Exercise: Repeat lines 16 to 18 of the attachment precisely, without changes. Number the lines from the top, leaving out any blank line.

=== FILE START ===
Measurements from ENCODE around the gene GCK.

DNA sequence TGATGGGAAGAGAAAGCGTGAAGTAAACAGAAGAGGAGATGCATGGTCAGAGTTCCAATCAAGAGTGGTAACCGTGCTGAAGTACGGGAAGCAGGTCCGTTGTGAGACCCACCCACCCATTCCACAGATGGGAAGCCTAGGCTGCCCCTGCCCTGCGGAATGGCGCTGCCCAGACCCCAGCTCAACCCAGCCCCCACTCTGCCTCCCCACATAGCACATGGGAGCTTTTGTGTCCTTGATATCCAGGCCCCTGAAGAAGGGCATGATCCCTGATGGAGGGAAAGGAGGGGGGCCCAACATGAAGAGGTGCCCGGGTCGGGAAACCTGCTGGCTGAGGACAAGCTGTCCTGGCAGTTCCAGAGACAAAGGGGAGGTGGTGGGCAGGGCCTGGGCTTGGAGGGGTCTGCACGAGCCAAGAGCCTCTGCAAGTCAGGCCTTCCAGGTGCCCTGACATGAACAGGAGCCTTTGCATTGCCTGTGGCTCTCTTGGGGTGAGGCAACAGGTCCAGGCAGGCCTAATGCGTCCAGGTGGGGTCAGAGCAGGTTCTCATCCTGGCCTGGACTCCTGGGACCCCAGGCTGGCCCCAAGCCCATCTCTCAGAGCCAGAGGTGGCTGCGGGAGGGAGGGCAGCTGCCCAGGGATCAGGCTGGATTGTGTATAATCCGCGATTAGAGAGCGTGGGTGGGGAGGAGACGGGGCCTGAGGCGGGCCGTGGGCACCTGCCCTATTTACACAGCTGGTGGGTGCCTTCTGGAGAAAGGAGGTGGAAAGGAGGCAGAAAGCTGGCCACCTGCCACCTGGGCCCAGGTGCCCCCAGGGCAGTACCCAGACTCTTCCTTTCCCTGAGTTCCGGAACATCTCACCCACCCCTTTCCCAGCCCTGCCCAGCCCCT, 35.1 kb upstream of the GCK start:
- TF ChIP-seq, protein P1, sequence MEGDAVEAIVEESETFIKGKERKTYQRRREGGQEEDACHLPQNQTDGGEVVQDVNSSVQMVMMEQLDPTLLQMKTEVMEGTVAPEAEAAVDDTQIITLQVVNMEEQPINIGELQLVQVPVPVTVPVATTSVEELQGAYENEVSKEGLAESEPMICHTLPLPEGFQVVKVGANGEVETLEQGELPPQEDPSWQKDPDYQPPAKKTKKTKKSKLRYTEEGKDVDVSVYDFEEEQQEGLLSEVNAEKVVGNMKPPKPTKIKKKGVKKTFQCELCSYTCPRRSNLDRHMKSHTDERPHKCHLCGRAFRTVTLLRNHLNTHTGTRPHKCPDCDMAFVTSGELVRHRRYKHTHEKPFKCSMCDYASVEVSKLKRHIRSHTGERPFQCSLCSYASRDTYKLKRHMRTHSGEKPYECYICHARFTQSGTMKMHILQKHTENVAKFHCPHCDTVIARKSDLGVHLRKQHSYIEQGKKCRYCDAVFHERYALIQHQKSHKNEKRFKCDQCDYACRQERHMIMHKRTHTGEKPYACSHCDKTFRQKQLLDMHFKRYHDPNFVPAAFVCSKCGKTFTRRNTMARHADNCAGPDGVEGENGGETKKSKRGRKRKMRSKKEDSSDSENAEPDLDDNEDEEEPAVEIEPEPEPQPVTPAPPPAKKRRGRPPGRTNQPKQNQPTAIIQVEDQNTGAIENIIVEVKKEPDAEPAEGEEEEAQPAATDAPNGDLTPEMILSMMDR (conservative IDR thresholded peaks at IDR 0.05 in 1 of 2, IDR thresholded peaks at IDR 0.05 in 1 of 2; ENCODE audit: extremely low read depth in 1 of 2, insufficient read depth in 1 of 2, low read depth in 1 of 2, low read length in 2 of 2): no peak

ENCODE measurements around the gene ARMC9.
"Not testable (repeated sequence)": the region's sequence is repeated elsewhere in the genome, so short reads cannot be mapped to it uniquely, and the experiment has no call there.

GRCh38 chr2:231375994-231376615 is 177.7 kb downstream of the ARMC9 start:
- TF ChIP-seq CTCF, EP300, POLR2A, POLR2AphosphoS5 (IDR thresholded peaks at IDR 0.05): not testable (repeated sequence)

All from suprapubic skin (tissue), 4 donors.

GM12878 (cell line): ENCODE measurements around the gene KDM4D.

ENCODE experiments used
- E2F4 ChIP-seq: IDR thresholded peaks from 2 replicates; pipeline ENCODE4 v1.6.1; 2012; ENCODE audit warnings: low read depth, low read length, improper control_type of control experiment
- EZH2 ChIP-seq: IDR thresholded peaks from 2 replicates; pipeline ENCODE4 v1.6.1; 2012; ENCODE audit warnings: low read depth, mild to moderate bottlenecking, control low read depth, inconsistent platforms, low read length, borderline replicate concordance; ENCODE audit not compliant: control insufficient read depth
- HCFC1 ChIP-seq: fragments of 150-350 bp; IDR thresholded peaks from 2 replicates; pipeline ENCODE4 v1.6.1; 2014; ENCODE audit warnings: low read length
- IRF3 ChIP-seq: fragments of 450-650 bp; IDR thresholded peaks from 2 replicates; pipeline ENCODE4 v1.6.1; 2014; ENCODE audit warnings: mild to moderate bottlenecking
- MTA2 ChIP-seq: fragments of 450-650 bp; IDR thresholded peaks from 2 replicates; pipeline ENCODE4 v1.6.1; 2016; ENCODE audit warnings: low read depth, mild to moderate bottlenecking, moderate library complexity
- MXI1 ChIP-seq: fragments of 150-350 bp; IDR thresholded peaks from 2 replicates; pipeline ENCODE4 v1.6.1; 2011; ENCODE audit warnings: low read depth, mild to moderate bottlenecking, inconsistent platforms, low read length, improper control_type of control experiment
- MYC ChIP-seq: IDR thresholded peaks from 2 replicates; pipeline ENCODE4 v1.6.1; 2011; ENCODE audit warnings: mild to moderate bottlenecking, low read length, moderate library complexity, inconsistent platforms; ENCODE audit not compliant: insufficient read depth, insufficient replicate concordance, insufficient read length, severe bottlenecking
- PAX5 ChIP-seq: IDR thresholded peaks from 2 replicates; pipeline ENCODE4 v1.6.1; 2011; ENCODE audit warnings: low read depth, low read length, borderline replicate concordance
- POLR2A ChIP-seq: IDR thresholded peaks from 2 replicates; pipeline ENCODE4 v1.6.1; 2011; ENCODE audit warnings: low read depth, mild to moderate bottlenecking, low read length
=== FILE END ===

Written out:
- MXI1 ChIP-seq: fragments of 150-350 bp; IDR thresholded peaks from 2 replicates; pipeline ENCODE4 v1.6.1; 2011; ENCODE audit warnings: low read depth, mild to moderate bottlenecking, inconsistent platforms, low read length, improper control_type of control experiment
- MYC ChIP-seq: IDR thresholded peaks from 2 replicates; pipeline ENCODE4 v1.6.1; 2011; ENCODE audit warnings: mild to moderate bottlenecking, low read length, moderate library complexity, inconsistent platforms; ENCODE audit not compliant: insufficient read depth, insufficient replicate concordance, insufficient read length, severe bottlenecking
- PAX5 ChIP-seq: IDR thresholded peaks from 2 replicates; pipeline ENCODE4 v1.6.1; 2011; ENCODE audit warnings: low read depth, low read length, borderline replicate concordance